A few months ago while visiting my friend Coconut Pete in Cape Coral, Florida, I decided that I wanted to learn how to operate a motor boat. I also decided that I would tackle this bucket list item on the Florida coast rather than a mountain lake near my apartment in Asheville, North Carolina.
My friend Pete owns a boat. This story is about my adventure learning to captain his twin engine Hurricane.
I researched steps to acquire authorization to operate a boat in Florida. The first step was to take the online Florida Boating Safety Course. Rather than take the course in one block of approximately seven hours, I completed the course materials over several days. I passed the final test with flying colors and after discussing options for the next step (practical experience), I decided to accept Pete’s offer to instruct me.
I knew my boating instruction was going to be full of practical experiences like safety, using markers and tying knots. But several experiences also caused some exciting and unexpected situations!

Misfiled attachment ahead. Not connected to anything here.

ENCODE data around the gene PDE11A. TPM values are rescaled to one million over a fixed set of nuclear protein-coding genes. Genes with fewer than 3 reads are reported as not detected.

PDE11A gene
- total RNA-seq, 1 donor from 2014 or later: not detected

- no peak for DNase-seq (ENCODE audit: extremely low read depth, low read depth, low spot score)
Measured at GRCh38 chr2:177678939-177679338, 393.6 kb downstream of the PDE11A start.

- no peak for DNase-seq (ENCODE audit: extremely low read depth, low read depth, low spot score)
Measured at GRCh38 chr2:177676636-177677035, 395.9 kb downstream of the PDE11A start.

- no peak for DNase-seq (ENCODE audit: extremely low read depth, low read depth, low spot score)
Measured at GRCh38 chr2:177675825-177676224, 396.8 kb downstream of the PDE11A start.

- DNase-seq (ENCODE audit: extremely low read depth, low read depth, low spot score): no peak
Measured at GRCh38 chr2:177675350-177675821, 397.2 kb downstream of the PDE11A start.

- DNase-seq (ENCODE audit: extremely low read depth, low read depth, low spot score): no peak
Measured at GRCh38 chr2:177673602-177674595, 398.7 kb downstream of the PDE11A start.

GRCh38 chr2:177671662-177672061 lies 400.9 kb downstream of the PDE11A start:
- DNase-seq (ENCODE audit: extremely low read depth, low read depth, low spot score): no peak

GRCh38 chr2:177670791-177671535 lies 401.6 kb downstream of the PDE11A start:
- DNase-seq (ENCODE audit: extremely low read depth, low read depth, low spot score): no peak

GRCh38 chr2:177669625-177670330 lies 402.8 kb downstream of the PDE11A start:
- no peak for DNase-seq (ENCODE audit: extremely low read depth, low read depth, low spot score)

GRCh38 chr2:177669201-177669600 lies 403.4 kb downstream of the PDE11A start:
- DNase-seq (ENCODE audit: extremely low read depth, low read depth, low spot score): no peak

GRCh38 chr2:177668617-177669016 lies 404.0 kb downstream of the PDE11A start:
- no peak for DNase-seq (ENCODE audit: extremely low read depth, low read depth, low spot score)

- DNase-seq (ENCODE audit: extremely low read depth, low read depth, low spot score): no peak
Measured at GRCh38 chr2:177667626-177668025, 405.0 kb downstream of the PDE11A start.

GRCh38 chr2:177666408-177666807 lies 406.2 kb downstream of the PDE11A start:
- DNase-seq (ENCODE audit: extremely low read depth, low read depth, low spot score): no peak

As we all know, there is very much more one learns from practice. And for those knowing Pete and myself, there isn’t a tremendous amount of patience in either of us. But under Pete’s watchful eyes, I began learning practical boating skills which only come from being behind the wheel.
Of course experience with buoys and markers is essential to keep you, your boat and others around you safe. A few times I messed up but generally kept “red, right, return” in mind… mostly.
Keeping an eye on markers and depth gauges are important. Once Pete had me stop the boat and look down on the starboard side so I learned to pay more attention to water depth as the boat was in just 3 feet of water with the tide in! Yikes! The boat needed 2.5 feet and I could have easily grounded it!
I also got to practice a “man overboard” maneuver to retrieve my hat that blew off!
But real excitement came one day at Pete’s covered dock. As I was easing away from it, I threw the engines into forward when I should have been in reverse! Fortunately, the boat sustained no damage but the splintered edge of the dock is a reminder of the need to be more careful.
At the end of the instruction sessions this week I am increasingly confident in my abilities to captain a motor boat. A few more sessions with Coconut Pete and I will be ready to go on my own in the waters on the Southwest Florida coast (in case other boaters reading this want to stay away!)